Windows Phones manufacturing price to be reduced by half for next year to gain on volume

Windows Phones manufacturing price to be reduced by half for next year to gain on volume
Considering that the first teardowns show sub-$200 manufacturing price for phones like the Apple iPhone 4S, the revelation by Microsoft's Andy Lees that the initial batch of Windows Phones went up to $400 a piece was rather telling why manufacturers were reluctant to push more - the margins must have been razor-thin.

Now, he claims, Microsoft has secured the kind of long term component supply contracts that the best manufacturers enjoy, which will allow the production price to go down to $200 for Windows Phones as well. What will be the final price for the end consumer is another story. Apple is this bight shining example how you can make a smartphone for roughly $200 and sell it for roughly $600 by keeping tight grip on the supply chain and control component prices by prepaying, so the competition is apparently starting to learn. 

Andy Lees mentioned "volume, volume, volume" as Microsoft's main incentive to talk to exclusive suppliers like Qualcomm for better prices, since the WP manufacturers will be able to produce the phones cheaper and in abundance. He said that Redmond will be paid less royalty fees for using Windows Phone, since the licenses price depends on the cost to manufacture somewhat, but volume will be making up for that.

Microsoft is also planning to enter China with its mobile OS next year, probably riding on the wings of the upcoming Nokia Windows Phones, as the Finns sport an abundance of street cred there.



11. jtech

Posts: 101; Member since: Jul 14, 2011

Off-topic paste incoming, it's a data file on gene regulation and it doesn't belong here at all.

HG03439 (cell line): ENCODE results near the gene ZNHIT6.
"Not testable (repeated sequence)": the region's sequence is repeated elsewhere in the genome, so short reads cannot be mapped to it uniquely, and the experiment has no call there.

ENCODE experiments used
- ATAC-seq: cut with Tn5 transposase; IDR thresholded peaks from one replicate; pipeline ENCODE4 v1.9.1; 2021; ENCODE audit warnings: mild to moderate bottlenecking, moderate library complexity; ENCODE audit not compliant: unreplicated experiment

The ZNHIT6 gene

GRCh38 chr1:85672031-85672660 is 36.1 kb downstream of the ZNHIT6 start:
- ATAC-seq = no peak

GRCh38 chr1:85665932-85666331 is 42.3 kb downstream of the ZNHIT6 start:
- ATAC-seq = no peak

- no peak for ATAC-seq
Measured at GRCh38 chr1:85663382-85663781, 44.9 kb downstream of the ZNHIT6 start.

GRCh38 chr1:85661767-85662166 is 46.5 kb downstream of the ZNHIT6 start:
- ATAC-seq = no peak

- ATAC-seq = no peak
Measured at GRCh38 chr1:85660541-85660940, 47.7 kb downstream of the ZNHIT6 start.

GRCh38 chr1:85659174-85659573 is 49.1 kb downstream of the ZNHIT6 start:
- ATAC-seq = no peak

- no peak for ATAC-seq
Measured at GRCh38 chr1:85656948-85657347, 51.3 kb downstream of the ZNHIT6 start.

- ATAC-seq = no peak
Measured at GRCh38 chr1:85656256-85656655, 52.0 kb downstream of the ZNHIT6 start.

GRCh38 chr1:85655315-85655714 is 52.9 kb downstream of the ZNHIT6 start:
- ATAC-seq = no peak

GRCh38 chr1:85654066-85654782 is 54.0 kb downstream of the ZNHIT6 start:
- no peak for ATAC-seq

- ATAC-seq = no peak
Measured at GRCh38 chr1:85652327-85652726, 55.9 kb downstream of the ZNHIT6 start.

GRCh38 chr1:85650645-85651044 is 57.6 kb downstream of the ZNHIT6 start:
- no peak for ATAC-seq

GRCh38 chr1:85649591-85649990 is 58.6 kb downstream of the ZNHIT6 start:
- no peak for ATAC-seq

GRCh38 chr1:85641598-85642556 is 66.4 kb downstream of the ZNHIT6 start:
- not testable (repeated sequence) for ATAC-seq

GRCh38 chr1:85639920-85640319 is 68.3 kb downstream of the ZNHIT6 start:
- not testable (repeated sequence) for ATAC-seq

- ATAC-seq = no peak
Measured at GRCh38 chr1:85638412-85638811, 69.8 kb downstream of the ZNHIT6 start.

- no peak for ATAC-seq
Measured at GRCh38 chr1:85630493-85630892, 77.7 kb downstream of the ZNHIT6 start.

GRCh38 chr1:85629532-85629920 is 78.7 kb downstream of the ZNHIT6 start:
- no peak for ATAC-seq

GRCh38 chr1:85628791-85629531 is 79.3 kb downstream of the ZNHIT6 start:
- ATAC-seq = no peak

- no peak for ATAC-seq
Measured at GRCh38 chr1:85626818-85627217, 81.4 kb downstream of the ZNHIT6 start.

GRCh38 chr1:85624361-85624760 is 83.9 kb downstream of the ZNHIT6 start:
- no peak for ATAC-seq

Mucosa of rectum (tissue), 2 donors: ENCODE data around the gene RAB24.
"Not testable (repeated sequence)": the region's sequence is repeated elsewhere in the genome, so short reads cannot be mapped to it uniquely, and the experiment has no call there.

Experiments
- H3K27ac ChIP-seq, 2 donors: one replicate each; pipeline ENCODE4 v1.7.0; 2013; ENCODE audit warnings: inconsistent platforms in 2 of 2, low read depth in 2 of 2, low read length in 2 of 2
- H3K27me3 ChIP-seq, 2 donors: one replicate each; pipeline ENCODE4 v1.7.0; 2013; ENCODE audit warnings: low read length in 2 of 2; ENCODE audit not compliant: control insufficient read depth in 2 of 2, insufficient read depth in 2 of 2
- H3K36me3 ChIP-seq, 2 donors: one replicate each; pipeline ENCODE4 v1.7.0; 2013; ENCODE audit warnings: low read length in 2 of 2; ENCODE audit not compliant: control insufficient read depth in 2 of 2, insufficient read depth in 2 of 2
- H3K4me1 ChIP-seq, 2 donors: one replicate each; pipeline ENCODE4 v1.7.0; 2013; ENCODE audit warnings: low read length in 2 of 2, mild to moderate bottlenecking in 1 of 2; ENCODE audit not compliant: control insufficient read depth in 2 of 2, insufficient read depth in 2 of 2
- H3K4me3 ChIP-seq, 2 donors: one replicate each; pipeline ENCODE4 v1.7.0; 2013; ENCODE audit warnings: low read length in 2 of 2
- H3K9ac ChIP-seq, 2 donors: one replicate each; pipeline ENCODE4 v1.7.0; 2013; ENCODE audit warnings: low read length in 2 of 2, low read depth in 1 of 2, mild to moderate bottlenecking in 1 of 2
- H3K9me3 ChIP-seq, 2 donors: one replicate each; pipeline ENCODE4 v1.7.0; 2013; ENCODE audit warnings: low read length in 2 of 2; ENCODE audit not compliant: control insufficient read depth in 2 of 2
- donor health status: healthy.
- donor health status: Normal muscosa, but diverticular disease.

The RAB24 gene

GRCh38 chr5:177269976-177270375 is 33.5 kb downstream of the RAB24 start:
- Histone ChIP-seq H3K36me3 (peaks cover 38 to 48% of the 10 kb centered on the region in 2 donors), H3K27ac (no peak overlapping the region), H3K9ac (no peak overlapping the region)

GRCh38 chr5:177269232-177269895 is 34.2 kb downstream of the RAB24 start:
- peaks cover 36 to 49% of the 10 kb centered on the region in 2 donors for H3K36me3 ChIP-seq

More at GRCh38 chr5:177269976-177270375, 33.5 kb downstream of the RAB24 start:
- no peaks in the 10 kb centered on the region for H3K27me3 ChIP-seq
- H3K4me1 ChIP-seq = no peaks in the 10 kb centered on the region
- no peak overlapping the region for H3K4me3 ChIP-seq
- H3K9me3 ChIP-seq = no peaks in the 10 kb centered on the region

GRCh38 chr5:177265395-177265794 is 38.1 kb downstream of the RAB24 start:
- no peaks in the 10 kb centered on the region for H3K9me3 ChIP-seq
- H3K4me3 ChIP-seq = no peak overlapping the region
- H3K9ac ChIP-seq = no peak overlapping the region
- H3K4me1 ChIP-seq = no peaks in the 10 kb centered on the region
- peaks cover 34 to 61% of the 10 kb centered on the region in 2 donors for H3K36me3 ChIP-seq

no its not ^^^

10. jtech

Posts: 101; Member since: Jul 14, 2011

^ no its not

4. brant

Posts: 24; Member since: Aug 08, 2011

Yeah because Microsoft already make millions almost a billion from suing android manufactures so they figure they can cut those make windows phones a brake.

6. snowgator

Posts: 3630; Member since: Jan 19, 2011

Almost true, except that it ain't almost a billion- 440 milion is the highest number I have heard. Which is still your point, I know. They have a steady stream of cash to help offset the development and production of WP. Also, again- they ain't Apple. They haven't sued anyone over the patents they own. They work out deals without going to court.

7. Leyjee

Posts: 47; Member since: Feb 25, 2011

Microsoft has been in the mobile game alot longer than Droid and Apple, so if they have companies inflicting on their many patents they have all rights to sue. Its a tough game and they have to get a foot hold somewhere. Wp7 is the future !

8. denney

Posts: 98; Member since: Oct 20, 2011

Microsoft has not been suing. They have been politely asking for royalties for patents and production agreements being violated by android manufacturers.

9. Ravail

Posts: 182; Member since: Oct 14, 2011

Microsoft is most likely making more money off Android phones sold than off their own Windows Phones sold.. its hilarious if u ask me

1. snowgator

Posts: 3630; Member since: Jan 19, 2011

Good for them, better for me. Like less expensive. Less expensive is always a good thing. You ain't Apple. Build your brand through excellent devices at affordable prices and profit will come. Microsoft seems to be prepping for WP8 anyways.

2. bluechrism

Posts: 99; Member since: Sep 09, 2011

Also good, is that they ain't apple. If they are making them for $200 and selling for $600, that's an obscene markup in price. Yes the company has a right to make profit, and there is demand there, but that's one heck of a markup.

3. Schmao

Posts: 365; Member since: Jul 05, 2009

That is one heck of a markup, but thats how Apple does things. Many customers seem to drool over iPhones and are willing to pay the price for the device. Apple takes advantage of this.

5. Penny

Posts: 1877; Member since: Feb 04, 2011

The consumers get the iPhone for $200-$300, which is why they are willing to pay the price. Apple sells the iPhones to carriers for $650ish because they know the carriers will buy it even if they have to subsidize it down to the $200 cost. As long as the consumers keep getting it for $200, they don't think it is overpriced and the demand is there. Taking away the subsidy would be the only way to reveal to customers how overpriced the phone is.

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